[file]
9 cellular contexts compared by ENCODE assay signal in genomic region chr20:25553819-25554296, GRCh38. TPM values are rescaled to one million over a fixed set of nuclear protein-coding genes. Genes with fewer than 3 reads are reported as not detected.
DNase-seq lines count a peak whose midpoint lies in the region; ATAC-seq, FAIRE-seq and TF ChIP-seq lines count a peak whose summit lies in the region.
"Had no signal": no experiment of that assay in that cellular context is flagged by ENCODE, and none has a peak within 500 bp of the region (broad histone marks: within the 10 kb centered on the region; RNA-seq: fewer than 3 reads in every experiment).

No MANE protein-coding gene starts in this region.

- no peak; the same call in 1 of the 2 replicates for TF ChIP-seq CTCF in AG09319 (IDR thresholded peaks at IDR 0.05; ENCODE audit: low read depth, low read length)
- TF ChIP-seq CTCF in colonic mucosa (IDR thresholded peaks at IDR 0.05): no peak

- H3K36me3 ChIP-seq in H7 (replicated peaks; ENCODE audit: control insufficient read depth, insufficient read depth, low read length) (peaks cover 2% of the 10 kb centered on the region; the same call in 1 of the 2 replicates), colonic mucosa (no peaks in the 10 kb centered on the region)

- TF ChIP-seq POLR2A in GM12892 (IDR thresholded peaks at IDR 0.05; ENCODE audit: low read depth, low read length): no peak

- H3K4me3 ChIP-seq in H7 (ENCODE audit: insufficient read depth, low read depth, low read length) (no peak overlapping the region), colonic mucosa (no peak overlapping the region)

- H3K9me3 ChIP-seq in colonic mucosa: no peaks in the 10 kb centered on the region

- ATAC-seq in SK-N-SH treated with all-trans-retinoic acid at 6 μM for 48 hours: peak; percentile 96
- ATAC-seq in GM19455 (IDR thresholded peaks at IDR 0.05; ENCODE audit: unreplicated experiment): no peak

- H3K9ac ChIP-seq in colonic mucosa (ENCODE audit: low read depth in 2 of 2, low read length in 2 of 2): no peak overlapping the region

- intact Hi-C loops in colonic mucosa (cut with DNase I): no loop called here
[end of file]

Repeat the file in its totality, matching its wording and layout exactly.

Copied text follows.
9 cellular contexts compared by ENCODE assay signal in genomic region chr20:25553819-25554296, GRCh38. TPM values are rescaled to one million over a fixed set of nuclear protein-coding genes. Genes with fewer than 3 reads are reported as not detected.
DNase-seq lines count a peak whose midpoint lies in the region; ATAC-seq, FAIRE-seq and TF ChIP-seq lines count a peak whose summit lies in the region.
"Had no signal": no experiment of that assay in that cellular context is flagged by ENCODE, and none has a peak within 500 bp of the region (broad histone marks: within the 10 kb centered on the region; RNA-seq: fewer than 3 reads in every experiment).

No MANE protein-coding gene starts in this region.

- no peak; the same call in 1 of the 2 replicates for TF ChIP-seq CTCF in AG09319 (IDR thresholded peaks at IDR 0.05; ENCODE audit: low read depth, low read length)
- TF ChIP-seq CTCF in colonic mucosa (IDR thresholded peaks at IDR 0.05): no peak

- H3K36me3 ChIP-seq in H7 (replicated peaks; ENCODE audit: control insufficient read depth, insufficient read depth, low read length) (peaks cover 2% of the 10 kb centered on the region; the same call in 1 of the 2 replicates), colonic mucosa (no peaks in the 10 kb centered on the region)

- TF ChIP-seq POLR2A in GM12892 (IDR thresholded peaks at IDR 0.05; ENCODE audit: low read depth, low read length): no peak

- H3K4me3 ChIP-seq in H7 (ENCODE audit: insufficient read depth, low read depth, low read length) (no peak overlapping the region), colonic mucosa (no peak overlapping the region)

- H3K9me3 ChIP-seq in colonic mucosa: no peaks in the 10 kb centered on the region

- ATAC-seq in SK-N-SH treated with all-trans-retinoic acid at 6 μM for 48 hours: peak; percentile 96
- ATAC-seq in GM19455 (IDR thresholded peaks at IDR 0.05; ENCODE audit: unreplicated experiment): no peak

- H3K9ac ChIP-seq in colonic mucosa (ENCODE audit: low read depth in 2 of 2, low read length in 2 of 2): no peak overlapping the region

- intact Hi-C loops in colonic mucosa (cut with DNase I): no loop called here